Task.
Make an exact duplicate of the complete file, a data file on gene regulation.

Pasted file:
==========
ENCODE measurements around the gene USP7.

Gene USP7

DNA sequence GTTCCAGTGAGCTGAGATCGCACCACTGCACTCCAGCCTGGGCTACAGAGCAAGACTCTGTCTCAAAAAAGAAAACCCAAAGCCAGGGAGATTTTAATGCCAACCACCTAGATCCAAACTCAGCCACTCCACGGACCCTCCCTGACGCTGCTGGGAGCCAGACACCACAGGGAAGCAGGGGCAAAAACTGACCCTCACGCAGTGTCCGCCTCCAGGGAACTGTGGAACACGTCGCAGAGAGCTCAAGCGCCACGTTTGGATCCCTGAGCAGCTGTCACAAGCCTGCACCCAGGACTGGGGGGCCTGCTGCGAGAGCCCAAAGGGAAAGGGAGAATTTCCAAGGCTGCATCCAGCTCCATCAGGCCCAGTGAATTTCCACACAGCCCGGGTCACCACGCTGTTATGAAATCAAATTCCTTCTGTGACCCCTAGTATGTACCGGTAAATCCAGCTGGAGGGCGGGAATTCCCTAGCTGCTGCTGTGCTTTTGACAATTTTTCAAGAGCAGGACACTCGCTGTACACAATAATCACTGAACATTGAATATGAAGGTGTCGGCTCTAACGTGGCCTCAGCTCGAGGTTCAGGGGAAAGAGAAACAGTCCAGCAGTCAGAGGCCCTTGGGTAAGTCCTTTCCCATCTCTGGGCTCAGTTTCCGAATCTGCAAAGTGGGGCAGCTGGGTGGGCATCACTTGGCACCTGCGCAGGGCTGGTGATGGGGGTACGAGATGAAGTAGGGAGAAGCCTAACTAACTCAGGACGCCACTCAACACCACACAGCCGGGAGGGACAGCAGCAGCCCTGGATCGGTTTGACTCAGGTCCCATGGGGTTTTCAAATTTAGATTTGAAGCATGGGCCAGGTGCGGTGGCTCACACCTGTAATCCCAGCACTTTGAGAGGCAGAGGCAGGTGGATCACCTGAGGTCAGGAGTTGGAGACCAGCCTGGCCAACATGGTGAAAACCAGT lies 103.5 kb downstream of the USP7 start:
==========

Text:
ENCODE measurements around the gene USP7.

Gene USP7

DNA sequence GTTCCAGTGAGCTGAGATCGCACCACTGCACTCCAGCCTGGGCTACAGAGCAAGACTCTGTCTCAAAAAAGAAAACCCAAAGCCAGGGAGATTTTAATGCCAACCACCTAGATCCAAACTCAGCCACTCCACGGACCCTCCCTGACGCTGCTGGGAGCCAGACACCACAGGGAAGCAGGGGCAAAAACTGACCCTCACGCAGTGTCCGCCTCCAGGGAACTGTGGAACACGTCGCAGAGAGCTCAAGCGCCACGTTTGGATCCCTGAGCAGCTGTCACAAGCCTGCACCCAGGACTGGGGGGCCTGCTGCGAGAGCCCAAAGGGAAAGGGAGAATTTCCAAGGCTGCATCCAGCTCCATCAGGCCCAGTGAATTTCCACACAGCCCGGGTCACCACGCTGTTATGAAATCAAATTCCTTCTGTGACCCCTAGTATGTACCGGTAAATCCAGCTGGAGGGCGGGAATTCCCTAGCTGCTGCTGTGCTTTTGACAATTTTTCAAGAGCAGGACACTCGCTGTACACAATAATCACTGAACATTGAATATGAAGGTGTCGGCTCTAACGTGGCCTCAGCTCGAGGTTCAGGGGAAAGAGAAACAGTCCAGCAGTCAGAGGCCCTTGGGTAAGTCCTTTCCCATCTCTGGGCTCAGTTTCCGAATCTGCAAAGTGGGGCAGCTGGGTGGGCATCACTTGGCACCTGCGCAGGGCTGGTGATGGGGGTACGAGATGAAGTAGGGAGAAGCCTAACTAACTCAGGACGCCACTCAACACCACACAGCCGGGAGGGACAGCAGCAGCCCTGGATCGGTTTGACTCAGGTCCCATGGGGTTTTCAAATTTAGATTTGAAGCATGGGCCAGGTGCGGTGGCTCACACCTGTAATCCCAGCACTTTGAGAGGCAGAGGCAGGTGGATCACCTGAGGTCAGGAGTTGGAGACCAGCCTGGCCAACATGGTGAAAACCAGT lies 103.5 kb downstream of the USP7 start: